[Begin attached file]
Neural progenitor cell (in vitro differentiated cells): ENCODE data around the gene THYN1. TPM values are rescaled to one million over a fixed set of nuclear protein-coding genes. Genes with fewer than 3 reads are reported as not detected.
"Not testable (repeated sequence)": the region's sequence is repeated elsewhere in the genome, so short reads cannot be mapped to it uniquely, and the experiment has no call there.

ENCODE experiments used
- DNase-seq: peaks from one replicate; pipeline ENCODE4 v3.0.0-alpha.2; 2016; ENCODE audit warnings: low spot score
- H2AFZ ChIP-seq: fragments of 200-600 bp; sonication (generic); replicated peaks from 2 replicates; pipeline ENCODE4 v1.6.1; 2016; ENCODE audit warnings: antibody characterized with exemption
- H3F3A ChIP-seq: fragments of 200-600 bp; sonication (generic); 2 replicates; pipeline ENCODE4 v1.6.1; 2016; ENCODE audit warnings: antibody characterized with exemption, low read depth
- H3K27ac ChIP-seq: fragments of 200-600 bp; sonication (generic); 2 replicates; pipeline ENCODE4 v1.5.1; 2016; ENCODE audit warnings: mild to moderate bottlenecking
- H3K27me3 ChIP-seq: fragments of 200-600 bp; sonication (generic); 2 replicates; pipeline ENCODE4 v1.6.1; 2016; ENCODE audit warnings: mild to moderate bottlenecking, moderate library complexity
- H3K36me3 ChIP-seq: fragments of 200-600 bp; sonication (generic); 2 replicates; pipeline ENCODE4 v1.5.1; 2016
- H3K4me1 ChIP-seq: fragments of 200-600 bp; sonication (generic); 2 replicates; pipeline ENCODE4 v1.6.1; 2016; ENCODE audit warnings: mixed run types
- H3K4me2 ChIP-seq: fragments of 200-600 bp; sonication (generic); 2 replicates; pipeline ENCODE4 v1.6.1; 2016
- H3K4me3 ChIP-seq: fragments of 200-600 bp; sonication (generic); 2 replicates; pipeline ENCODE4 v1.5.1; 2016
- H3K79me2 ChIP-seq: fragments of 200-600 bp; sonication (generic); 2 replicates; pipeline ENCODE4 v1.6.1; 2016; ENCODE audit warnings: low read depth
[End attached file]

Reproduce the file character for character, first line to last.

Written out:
Neural progenitor cell (in vitro differentiated cells): ENCODE data around the gene THYN1. TPM values are rescaled to one million over a fixed set of nuclear protein-coding genes. Genes with fewer than 3 reads are reported as not detected.
"Not testable (repeated sequence)": the region's sequence is repeated elsewhere in the genome, so short reads cannot be mapped to it uniquely, and the experiment has no call there.

ENCODE experiments used
- DNase-seq: peaks from one replicate; pipeline ENCODE4 v3.0.0-alpha.2; 2016; ENCODE audit warnings: low spot score
- H2AFZ ChIP-seq: fragments of 200-600 bp; sonication (generic); replicated peaks from 2 replicates; pipeline ENCODE4 v1.6.1; 2016; ENCODE audit warnings: antibody characterized with exemption
- H3F3A ChIP-seq: fragments of 200-600 bp; sonication (generic); 2 replicates; pipeline ENCODE4 v1.6.1; 2016; ENCODE audit warnings: antibody characterized with exemption, low read depth
- H3K27ac ChIP-seq: fragments of 200-600 bp; sonication (generic); 2 replicates; pipeline ENCODE4 v1.5.1; 2016; ENCODE audit warnings: mild to moderate bottlenecking
- H3K27me3 ChIP-seq: fragments of 200-600 bp; sonication (generic); 2 replicates; pipeline ENCODE4 v1.6.1; 2016; ENCODE audit warnings: mild to moderate bottlenecking, moderate library complexity
- H3K36me3 ChIP-seq: fragments of 200-600 bp; sonication (generic); 2 replicates; pipeline ENCODE4 v1.5.1; 2016
- H3K4me1 ChIP-seq: fragments of 200-600 bp; sonication (generic); 2 replicates; pipeline ENCODE4 v1.6.1; 2016; ENCODE audit warnings: mixed run types
- H3K4me2 ChIP-seq: fragments of 200-600 bp; sonication (generic); 2 replicates; pipeline ENCODE4 v1.6.1; 2016
- H3K4me3 ChIP-seq: fragments of 200-600 bp; sonication (generic); 2 replicates; pipeline ENCODE4 v1.5.1; 2016
- H3K79me2 ChIP-seq: fragments of 200-600 bp; sonication (generic); 2 replicates; pipeline ENCODE4 v1.6.1; 2016; ENCODE audit warnings: low read depth